A "grave threat" to Scotland's fire services from EU working time rules has receded for the time being.
The vote to end the opt-out had raised fears that firefighters in rural areas would be unable to respond to call-outs because of the 48-hour week rule.
Talks between MEPs, member states and the European Commission failed to reach agreement on how to proceed.
The opt-out enables UK workers to work more than 48 hours. Euro MPs wanted this phased out over three years.
Fire unions lobbied Westminster in February, claiming that 91% of the UK could lose emergency fire cover.
They said this could cause deaths.
Ken Ross, Scottish secretary of the Fire Brigades Union Scotland, said: "This announcement will put many minds at rest."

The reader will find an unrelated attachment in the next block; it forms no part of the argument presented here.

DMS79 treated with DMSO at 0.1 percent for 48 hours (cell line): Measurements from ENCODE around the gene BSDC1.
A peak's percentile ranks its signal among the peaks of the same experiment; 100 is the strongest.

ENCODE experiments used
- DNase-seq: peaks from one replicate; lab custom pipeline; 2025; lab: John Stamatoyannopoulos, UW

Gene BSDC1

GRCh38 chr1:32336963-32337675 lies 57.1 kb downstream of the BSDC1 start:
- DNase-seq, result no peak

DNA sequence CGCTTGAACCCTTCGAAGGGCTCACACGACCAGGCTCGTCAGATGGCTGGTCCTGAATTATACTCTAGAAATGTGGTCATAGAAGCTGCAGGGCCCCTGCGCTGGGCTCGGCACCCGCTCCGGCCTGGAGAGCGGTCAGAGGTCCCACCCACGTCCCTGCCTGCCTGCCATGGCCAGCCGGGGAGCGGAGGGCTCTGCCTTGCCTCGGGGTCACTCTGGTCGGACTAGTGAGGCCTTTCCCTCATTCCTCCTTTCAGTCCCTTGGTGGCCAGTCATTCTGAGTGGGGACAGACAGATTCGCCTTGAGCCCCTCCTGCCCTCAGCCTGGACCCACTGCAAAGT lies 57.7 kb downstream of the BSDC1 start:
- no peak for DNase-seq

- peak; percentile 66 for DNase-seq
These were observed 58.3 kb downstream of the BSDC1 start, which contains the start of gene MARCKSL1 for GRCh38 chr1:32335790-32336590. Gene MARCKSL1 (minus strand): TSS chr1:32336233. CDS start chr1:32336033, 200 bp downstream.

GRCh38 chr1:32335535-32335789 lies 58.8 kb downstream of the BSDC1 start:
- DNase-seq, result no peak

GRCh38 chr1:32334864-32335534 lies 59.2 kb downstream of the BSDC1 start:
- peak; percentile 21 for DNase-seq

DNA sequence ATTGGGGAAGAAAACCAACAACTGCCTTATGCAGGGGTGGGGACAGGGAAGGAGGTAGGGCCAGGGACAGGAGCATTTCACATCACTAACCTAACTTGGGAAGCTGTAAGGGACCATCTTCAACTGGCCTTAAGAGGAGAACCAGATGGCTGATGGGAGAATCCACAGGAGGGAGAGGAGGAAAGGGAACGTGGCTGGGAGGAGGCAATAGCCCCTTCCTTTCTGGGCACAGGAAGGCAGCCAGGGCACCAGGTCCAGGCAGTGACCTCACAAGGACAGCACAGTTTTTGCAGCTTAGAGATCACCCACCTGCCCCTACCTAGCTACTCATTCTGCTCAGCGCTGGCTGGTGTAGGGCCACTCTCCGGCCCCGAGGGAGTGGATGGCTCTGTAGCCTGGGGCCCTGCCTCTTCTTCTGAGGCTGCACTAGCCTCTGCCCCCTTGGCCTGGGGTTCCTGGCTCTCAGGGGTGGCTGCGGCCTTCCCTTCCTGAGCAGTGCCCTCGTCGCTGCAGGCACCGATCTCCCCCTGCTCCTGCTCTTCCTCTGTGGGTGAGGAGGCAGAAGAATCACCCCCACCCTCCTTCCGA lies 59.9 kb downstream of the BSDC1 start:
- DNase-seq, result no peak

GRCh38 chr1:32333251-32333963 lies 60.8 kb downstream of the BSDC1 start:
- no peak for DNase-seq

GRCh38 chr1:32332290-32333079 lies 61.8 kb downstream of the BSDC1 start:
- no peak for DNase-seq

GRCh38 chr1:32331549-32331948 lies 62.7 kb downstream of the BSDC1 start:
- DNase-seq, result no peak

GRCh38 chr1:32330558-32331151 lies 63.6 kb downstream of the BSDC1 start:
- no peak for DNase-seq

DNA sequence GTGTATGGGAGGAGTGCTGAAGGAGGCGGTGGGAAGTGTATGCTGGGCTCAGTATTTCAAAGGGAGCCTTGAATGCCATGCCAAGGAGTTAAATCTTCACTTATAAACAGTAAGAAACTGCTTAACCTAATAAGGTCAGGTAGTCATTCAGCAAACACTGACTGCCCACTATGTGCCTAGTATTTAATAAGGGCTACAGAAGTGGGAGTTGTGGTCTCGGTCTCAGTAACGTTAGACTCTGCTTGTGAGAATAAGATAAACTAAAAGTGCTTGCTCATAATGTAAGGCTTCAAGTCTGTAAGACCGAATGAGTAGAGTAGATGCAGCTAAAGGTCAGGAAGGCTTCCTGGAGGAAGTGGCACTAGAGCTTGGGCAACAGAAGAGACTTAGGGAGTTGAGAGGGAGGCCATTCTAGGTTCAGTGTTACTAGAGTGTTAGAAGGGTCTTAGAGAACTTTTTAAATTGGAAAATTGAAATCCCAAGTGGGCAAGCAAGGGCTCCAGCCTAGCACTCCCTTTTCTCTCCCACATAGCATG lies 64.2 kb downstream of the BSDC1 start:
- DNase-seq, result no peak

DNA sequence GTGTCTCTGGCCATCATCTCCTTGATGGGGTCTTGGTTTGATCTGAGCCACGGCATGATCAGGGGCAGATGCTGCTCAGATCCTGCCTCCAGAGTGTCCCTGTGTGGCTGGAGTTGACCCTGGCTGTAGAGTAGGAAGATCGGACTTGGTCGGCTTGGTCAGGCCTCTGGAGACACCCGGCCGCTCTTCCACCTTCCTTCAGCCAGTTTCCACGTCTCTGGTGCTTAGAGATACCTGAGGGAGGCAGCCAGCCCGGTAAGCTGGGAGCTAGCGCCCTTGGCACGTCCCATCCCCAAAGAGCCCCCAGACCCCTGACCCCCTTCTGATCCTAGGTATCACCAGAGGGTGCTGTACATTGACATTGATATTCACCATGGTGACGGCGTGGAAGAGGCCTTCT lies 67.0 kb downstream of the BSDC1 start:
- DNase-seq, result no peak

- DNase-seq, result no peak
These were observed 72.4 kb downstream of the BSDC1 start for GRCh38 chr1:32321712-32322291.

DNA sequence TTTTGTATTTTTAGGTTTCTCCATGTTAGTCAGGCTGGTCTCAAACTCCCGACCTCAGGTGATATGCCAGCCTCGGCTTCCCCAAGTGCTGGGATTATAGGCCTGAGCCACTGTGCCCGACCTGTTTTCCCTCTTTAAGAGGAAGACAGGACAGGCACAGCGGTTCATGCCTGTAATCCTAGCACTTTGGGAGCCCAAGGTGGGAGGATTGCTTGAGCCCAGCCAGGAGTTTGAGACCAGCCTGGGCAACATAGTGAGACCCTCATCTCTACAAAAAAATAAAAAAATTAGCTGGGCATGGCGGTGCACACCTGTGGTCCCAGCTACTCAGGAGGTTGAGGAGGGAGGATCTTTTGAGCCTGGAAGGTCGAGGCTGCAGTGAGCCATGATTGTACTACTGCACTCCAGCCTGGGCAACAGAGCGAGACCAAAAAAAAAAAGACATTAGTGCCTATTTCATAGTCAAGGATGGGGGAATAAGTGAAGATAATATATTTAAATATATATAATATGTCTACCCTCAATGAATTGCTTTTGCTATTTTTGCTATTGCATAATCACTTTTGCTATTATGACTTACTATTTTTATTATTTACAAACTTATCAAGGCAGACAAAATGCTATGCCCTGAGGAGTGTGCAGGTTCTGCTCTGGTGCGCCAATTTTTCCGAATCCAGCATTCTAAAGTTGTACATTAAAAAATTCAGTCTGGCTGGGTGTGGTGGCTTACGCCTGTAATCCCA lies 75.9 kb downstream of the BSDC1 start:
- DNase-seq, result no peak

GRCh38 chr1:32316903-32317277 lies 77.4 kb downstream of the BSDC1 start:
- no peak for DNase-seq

Orkney and Shetland MP Alistair Carmichael said: "It looks like the plans which posed such a grave threat to the service provided by retained firefighters across Scotland have now been defeated.
"This is good news for Scotland's retained fire service and the communities which rely on it.
"However, ministers must be vigilant and ensure that they keep up the pressure as the European Commission consults on the way forward.
"With so much of the country reliant on retained firefighters to keep them safe, we cannot afford a situation where their ability to carry out their job is endangered."